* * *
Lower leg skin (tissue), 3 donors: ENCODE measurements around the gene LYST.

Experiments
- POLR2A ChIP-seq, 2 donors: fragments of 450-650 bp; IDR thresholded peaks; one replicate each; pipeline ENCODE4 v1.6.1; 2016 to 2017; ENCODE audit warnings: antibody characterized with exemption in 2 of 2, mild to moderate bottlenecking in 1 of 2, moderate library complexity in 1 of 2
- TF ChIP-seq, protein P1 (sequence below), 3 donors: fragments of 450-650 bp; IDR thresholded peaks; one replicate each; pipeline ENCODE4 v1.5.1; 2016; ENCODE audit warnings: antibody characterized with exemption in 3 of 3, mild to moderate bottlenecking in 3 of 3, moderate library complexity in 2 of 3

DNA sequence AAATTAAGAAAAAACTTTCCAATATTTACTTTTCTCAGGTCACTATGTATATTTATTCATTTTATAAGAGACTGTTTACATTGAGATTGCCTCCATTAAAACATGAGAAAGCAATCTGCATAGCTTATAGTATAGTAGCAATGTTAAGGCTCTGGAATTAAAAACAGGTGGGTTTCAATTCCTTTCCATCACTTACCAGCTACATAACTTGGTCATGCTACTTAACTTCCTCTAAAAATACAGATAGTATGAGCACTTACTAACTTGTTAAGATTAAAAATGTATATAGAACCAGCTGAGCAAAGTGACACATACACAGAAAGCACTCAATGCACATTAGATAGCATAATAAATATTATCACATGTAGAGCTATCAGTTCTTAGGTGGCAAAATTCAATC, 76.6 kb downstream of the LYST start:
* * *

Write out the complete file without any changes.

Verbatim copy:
Lower leg skin (tissue), 3 donors: ENCODE measurements around the gene LYST.

Experiments
- POLR2A ChIP-seq, 2 donors: fragments of 450-650 bp; IDR thresholded peaks; one replicate each; pipeline ENCODE4 v1.6.1; 2016 to 2017; ENCODE audit warnings: antibody characterized with exemption in 2 of 2, mild to moderate bottlenecking in 1 of 2, moderate library complexity in 1 of 2
- TF ChIP-seq, protein P1 (sequence below), 3 donors: fragments of 450-650 bp; IDR thresholded peaks; one replicate each; pipeline ENCODE4 v1.5.1; 2016; ENCODE audit warnings: antibody characterized with exemption in 3 of 3, mild to moderate bottlenecking in 3 of 3, moderate library complexity in 2 of 3

DNA sequence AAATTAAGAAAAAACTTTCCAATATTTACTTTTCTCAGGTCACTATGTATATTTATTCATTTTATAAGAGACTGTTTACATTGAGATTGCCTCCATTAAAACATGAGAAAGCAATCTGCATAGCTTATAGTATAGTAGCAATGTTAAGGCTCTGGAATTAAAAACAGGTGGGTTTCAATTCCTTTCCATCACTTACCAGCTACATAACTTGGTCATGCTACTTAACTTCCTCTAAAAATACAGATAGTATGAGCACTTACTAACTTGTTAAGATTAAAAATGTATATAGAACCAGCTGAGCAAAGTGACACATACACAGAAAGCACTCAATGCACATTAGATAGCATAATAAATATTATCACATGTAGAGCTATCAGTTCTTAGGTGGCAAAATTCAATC, 76.6 kb downstream of the LYST start: